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China competition and benign regional role will push India to growth: Business risk analyst Supriya Ravishankar

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By Rahul Kumar
New Delhi, July 6: The Indian economy will eventually pick up despite inflation and challenges like domestic strife. On the other hand, there is a looming global unrest as public resentment against governments rise over food and fuel inflation.

At Canary Wharf, one of London’s premium destinations, India Narrative catches up with Supriya Ravishankar, working as a risk analyst with Sibylline, a strategic advisory firm, that identifies opportunities and forecast risks for the corporate sector.

As the South Asia analyst, Ravishankar is constantly monitoring South Asian countries to provide analytical information to Sibylline’s clients which could include organisations ranging from the hospitality industry to publishing and media, finance and defence as well as international development organisations.

She says that her job as a risk analyst involves constant monitoring of news, cross-verifying information, breaking-down complex events and presenting these to clients. “It is as much a communications job as it is about advisory”, she asserts. An alumna of Cambridge and the London School of Economics, Ravishankar had earlier worked with Centre of Social and Economic Progress (formally Brookings India) and the Washington-based Rise to Peace.

Excerpts from the interview:

IN: You are studying and analysing South Asia on a daily basis. What is your prediction about India?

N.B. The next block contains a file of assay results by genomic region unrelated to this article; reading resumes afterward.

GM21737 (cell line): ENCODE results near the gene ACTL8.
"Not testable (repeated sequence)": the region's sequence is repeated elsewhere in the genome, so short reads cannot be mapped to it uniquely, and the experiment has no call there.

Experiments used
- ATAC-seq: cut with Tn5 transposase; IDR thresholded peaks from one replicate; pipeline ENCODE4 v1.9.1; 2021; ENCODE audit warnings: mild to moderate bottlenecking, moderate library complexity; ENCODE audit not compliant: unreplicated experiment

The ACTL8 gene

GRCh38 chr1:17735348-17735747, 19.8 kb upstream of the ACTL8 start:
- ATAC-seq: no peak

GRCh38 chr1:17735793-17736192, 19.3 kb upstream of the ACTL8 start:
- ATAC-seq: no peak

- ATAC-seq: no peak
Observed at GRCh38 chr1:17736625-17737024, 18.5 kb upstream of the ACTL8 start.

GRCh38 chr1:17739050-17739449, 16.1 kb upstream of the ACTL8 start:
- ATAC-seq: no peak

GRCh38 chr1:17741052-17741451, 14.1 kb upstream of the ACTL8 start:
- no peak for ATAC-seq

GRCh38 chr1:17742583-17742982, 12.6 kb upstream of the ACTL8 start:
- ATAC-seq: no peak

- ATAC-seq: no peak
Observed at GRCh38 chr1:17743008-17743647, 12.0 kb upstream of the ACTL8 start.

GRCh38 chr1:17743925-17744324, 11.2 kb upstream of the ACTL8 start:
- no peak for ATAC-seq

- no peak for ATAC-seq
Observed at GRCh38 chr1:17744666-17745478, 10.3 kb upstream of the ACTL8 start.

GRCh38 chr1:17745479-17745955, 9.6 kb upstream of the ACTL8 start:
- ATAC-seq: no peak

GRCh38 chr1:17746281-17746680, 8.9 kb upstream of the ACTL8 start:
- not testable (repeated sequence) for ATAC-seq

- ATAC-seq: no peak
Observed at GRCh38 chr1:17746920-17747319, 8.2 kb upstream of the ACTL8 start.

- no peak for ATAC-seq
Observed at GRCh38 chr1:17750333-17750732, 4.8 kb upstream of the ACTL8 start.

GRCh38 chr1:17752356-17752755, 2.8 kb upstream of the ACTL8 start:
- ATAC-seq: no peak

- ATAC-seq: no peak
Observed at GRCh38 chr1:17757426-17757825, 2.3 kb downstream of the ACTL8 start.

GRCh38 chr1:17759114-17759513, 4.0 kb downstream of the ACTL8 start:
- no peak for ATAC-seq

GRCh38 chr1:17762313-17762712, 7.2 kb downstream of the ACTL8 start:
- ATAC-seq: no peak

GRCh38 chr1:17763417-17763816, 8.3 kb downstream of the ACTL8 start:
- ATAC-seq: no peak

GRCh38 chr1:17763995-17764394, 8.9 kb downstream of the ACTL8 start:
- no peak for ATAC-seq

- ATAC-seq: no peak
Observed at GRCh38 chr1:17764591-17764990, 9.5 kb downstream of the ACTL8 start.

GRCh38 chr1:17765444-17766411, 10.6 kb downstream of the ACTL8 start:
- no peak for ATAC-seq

Ravishankar: India is a massive economy. Despite its problems with inflation, it is still growing with respect to its role in the region. Separately, its competition with China keeps it on its toes.

I think I see a seminal shift taking place in India’s approach to Free Trade Agreements (FTA). India is planning to ink the same with the UK, the Gulf Cooperation Council (GCC) and the European Union (EU) to name a few, rectifying in a way reputational damage it incurred after leaving the Regional Comprehensive Economic Partnership (RCEP).

India is an export-oriented country, therefore, I see India signing more FTAs so that trade flourishes. It also wants more control on the terms of trade agreements and I think therefore prefers bilateral rather than multilateral pacts.

As for concerns, there was initial concern in the West about India turning inwards through the Atmanirbhar Bharat programme.

Another concern is over the social media regulations, free speech and the fallout over communal polarisation. These issues do worry investors—mainly in the UK, Europe and the US, in terms of the impact it may have on their assets, staff and the general business environment.

Regarding China we feel that India-China tensions will remain protracted but neither side wants an escalation. The India-China rivalry has a political side to it and a business side.

IN: The world is in turmoil because of the Russia-Ukraine conflict and a looming food and energy crisis. What is your forecast about the global situation?

Ravishankar: Economists are predicting that the world is going to slip into a recession soon. What is worrying is that if that happens, it can well be followed by popular unrest which will be unsettling for business operations. We can already see rising dissatisfaction against governments which may result in public protests across the globe.

Countries are likely to become more protectionist and may frame inward-looking policies, particularly in matters of food security. Indeed, in days to come, food security will keep growing as a big concern for governments.

The energy crisis is also a key concern, particularly for businesses, as it has a direct impact on manufacturing and operations. Europe will continue to witness an energy crisis and inflation, but African and Asian developing nations will likely be hit harder in the long term by the food and fuel crisis.

In my opinion however, Climate change will be the number one long-term concern and South Asia will be impacted. Floods, heat waves and the rise in sea levels is already impacting countries like Bangladesh and the Maldives. The added difficulty is that solving the climate crisis requires global cooperation. Also, many countries do not have the resources to tackle climate problems, the business environment in these countries will remain particularly vulnerable.